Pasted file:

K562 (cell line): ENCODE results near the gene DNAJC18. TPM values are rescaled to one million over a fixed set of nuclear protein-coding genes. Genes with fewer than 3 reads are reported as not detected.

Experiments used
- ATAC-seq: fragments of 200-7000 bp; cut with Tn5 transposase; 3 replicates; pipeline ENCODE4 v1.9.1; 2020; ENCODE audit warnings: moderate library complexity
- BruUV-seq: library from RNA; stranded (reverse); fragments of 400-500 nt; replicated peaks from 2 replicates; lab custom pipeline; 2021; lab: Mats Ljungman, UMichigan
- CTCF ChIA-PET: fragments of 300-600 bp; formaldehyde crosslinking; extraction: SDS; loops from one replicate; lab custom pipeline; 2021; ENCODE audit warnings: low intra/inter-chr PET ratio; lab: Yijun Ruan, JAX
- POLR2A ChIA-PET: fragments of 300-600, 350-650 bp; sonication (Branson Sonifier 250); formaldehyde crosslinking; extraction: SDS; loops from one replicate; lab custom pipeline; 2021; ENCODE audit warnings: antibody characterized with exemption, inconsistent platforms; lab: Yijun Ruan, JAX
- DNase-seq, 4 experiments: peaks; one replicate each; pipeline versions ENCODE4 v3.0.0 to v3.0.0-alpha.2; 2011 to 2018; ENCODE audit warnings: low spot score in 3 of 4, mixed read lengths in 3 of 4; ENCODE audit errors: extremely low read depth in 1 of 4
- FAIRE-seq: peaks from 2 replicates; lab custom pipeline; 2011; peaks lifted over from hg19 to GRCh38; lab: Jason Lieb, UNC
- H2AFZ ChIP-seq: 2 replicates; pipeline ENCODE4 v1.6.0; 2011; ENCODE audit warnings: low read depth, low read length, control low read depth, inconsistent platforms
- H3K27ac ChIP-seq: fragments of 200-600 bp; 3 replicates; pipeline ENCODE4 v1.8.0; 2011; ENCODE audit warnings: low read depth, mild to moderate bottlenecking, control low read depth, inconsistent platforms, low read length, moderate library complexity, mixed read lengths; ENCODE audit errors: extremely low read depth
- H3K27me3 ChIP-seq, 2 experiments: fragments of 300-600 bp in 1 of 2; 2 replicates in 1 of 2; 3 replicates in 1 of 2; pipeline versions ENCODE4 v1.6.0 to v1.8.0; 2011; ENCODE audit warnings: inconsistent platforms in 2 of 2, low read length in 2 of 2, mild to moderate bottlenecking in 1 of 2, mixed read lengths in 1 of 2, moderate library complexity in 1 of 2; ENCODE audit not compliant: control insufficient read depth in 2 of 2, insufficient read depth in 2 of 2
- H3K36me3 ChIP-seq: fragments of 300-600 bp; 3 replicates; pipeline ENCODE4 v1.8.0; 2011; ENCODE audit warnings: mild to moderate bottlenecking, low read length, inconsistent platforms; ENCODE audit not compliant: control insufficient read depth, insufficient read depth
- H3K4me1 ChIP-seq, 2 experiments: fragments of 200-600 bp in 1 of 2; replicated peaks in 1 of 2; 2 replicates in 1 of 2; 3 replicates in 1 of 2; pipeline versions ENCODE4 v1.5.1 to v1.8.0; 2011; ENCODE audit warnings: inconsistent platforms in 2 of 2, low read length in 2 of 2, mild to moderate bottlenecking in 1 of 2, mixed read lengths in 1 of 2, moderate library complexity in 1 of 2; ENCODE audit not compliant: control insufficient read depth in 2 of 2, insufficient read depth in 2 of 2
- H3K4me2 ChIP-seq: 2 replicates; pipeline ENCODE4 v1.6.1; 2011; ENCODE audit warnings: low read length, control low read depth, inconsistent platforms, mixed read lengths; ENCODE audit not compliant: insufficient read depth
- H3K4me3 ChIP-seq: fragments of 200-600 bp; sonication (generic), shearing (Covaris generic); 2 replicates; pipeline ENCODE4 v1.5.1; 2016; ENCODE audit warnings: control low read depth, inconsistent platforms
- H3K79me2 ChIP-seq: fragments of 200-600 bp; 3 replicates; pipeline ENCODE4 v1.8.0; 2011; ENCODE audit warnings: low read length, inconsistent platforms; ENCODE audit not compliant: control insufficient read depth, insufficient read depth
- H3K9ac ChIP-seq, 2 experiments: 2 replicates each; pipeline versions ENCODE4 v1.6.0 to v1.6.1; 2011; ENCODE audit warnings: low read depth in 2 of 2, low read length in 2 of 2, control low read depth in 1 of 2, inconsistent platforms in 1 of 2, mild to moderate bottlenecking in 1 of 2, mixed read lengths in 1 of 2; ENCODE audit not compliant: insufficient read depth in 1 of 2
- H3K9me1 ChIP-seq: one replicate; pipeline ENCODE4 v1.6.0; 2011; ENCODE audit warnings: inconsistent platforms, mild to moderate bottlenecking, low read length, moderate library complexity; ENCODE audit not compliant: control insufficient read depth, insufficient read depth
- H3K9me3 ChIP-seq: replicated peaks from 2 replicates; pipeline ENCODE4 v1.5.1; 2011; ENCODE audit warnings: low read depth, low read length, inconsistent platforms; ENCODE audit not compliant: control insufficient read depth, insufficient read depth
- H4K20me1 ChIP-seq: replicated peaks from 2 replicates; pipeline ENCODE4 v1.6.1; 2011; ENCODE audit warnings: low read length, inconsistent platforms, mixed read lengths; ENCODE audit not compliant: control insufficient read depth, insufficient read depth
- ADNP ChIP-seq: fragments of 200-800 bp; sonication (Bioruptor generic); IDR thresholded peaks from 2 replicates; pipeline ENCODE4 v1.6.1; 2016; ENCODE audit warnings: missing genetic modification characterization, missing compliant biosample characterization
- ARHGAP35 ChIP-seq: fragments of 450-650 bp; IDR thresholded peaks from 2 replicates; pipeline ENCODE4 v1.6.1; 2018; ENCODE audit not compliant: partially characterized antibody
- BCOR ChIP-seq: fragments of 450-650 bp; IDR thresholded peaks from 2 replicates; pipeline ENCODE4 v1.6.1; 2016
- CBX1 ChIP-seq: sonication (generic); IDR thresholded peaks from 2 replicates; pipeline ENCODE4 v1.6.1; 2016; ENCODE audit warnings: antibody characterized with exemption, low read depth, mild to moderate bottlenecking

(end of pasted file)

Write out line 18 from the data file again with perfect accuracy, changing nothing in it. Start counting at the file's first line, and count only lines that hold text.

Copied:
- H3K9me1 ChIP-seq: one replicate; pipeline ENCODE4 v1.6.0; 2011; ENCODE audit warnings: inconsistent platforms, mild to moderate bottlenecking, low read length, moderate library complexity; ENCODE audit not compliant: control insufficient read depth, insufficient read depth